In 2013, SpaceX is planning to test a much larger rocket, with over twice the capacity of the Space Shuttle – the Falcon Heavy.
• We are consuming 50 per cent more natural resources than our planet can sustainably produce
Ever-growing demand for resources is putting huge pressure on the Earth’s biodiversity, threatening our future security and well-being, according to the Living Planet Report 2012, released yesterday by the World Wide Fund for Nature (WWF).
The biennial survey of the Earth’s health, produced in collaboration with the Zoological Society of London (ZSL) and Global Footprint Network, was launched from the International Space Station by WWF Ambassador and Dutch Astronaut, André Kuipers.
“We only have one Earth. From up here I can see humanity’s footprint, including forest fires, air pollution and erosion – challenges which are reflected in this edition of the Living Planet Report,” said Kuipers from his European Space Agency mission. “While there are unsustainable pressures on the planet, we have the ability to save our home, not only for our benefit, but for generations to come.”
Among the report’s key findings:
• The global Living Planet Index (LPI) has declined by up to 30% since 1970.
• It is currently taking 1.5 years for the Earth to absorb the CO2 and regenerate the renewable resources that people use within one year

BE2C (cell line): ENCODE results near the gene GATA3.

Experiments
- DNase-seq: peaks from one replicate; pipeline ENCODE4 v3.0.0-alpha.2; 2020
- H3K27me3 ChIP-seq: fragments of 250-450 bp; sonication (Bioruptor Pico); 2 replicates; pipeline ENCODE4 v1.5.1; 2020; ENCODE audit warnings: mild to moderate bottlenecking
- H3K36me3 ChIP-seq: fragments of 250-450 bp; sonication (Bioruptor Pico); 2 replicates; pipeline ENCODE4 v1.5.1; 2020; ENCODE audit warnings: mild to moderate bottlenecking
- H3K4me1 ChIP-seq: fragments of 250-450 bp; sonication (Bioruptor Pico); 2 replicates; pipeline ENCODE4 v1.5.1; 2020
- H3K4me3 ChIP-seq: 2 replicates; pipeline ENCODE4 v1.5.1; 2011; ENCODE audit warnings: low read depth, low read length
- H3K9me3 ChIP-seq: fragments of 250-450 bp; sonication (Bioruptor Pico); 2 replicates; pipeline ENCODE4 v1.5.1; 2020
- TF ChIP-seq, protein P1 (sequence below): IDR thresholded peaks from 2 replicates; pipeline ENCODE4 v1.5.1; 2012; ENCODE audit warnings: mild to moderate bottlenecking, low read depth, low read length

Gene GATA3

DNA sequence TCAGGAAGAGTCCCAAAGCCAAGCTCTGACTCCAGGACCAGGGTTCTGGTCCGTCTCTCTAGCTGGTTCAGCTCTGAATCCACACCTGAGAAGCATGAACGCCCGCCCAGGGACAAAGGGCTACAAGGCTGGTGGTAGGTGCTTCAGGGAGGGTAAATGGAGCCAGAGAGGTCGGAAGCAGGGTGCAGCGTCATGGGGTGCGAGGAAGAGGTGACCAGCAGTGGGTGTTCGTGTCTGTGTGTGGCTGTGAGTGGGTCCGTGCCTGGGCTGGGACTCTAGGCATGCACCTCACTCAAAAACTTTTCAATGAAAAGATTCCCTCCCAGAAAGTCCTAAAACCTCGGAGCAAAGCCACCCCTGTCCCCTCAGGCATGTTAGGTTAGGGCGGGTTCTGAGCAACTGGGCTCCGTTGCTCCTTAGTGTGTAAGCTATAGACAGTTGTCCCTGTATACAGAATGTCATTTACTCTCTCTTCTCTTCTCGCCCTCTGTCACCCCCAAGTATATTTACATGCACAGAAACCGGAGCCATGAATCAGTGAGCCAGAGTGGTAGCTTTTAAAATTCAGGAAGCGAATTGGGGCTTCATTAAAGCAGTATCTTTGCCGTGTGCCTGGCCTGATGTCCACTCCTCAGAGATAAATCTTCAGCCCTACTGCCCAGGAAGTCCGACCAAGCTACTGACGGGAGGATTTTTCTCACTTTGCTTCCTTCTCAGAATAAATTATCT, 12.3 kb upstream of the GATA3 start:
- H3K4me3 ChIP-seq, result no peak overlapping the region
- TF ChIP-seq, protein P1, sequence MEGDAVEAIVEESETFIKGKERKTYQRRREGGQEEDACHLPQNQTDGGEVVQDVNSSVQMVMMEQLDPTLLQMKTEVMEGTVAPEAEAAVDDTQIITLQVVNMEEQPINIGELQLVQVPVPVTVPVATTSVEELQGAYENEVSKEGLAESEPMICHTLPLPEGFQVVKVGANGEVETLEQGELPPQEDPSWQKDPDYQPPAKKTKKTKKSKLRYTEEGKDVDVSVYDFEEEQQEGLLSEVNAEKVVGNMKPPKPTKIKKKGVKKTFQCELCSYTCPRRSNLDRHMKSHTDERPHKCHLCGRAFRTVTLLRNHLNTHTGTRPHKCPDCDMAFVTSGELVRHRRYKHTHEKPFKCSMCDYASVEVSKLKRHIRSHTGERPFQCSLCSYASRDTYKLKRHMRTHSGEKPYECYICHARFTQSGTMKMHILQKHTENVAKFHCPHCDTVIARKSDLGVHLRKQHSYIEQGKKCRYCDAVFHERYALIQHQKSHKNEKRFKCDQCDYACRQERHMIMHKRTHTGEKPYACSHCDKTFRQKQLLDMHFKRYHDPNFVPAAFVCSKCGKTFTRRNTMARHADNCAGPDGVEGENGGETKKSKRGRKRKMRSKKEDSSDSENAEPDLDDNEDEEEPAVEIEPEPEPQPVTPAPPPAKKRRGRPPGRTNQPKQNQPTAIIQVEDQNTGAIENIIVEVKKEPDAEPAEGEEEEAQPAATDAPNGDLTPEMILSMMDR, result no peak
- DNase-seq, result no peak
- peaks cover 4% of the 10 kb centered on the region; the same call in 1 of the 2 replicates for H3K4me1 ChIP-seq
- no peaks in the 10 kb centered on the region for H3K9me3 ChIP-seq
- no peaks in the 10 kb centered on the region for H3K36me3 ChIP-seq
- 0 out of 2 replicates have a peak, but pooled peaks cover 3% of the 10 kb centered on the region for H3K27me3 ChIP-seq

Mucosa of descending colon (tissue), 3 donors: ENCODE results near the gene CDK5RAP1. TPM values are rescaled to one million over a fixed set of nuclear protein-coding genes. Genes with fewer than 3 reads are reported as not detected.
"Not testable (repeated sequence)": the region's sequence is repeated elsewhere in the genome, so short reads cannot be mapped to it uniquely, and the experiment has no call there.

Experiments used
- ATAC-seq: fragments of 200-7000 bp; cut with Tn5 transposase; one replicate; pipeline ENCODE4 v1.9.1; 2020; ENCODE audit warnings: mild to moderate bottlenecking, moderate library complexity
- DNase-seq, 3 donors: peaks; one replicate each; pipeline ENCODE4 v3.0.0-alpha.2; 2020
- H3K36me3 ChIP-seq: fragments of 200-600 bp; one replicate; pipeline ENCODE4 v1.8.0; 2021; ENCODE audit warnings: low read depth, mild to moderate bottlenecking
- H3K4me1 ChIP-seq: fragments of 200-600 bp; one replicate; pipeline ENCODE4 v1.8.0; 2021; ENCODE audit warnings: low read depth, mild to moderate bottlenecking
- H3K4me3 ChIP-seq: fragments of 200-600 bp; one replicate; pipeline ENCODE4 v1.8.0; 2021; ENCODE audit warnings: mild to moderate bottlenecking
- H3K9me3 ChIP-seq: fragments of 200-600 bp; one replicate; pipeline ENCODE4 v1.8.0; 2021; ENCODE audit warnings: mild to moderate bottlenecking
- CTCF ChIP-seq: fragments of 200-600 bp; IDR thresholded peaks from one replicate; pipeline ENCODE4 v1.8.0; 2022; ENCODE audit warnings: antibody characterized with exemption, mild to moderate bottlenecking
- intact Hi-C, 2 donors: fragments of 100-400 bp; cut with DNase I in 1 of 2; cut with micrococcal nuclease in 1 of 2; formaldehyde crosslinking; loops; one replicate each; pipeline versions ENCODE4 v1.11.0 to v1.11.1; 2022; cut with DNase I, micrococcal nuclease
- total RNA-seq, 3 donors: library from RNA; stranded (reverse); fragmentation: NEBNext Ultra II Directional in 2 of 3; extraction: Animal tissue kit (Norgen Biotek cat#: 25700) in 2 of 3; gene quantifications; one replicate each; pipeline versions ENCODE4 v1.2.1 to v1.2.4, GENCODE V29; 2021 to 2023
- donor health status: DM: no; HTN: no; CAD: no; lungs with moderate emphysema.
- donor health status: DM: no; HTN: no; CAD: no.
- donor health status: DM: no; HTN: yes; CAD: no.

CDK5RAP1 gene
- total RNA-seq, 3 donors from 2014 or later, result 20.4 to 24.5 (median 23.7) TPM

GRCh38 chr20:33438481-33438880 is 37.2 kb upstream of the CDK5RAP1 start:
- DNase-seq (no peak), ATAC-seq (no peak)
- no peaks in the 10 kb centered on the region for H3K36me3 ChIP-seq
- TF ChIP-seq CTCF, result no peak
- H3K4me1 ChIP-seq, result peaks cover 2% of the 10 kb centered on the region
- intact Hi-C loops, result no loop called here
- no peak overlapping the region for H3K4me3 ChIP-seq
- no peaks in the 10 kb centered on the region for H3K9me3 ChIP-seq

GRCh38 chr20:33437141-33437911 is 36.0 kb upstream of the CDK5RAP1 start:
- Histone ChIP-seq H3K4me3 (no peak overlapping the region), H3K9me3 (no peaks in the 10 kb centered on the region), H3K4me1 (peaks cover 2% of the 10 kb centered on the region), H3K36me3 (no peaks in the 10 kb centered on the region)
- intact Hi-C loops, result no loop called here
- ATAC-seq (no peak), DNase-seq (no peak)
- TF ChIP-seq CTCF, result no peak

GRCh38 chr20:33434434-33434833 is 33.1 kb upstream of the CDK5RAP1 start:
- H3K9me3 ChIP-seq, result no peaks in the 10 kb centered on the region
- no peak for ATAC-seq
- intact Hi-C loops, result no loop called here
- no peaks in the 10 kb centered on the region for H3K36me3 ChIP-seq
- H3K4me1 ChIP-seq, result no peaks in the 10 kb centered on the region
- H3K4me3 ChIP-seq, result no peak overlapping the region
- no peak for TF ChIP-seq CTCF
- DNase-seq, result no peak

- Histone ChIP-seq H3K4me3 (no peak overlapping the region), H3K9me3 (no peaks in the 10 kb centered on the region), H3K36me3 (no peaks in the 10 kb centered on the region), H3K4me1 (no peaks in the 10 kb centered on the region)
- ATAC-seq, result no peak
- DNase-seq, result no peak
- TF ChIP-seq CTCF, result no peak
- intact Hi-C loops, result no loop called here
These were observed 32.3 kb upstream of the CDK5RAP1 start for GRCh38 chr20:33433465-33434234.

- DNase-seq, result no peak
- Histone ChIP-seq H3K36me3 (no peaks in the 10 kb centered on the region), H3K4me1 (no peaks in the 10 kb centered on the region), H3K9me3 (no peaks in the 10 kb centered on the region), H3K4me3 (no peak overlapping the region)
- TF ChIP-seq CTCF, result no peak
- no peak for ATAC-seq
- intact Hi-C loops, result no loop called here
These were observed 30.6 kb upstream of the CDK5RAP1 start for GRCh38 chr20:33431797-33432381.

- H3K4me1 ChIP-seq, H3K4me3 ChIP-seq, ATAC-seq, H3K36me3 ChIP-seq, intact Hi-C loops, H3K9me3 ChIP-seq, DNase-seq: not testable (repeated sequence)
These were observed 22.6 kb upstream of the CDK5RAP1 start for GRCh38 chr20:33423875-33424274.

• 2.7 billion people live in areas which have severe water shortages for at least one month of the year
• The per capita “ecological footprint” of a high income country such as the USA is currently six times greater than a low income country such as Indonesia
• The UK has risen four places from 31st to 27th place in the report’s global consumption ranking
• The top 10 countries with the biggest ecological footprint per person are: Qatar, Kuwait, United Arab Emirates, Denmark, the USA, Belgium, Australia, Canada, Netherlands and Ireland
According to the global Living Planet Index, declines in biodiversity are highest in low income countries – demonstrating how the poorest and most vulnerable nations are suffering the impacts of wealthier countries’ lifestyles and resource demands.
David Nussbaum, CEO of WWF-UK: “In the UK, rather like the calm at the eye of a storm, we don’t yet see much of the impact of our daily lives on the environment. But we can’t ignore the damage being done elsewhere in the world by the whirlwind consumerism of wealthy countries.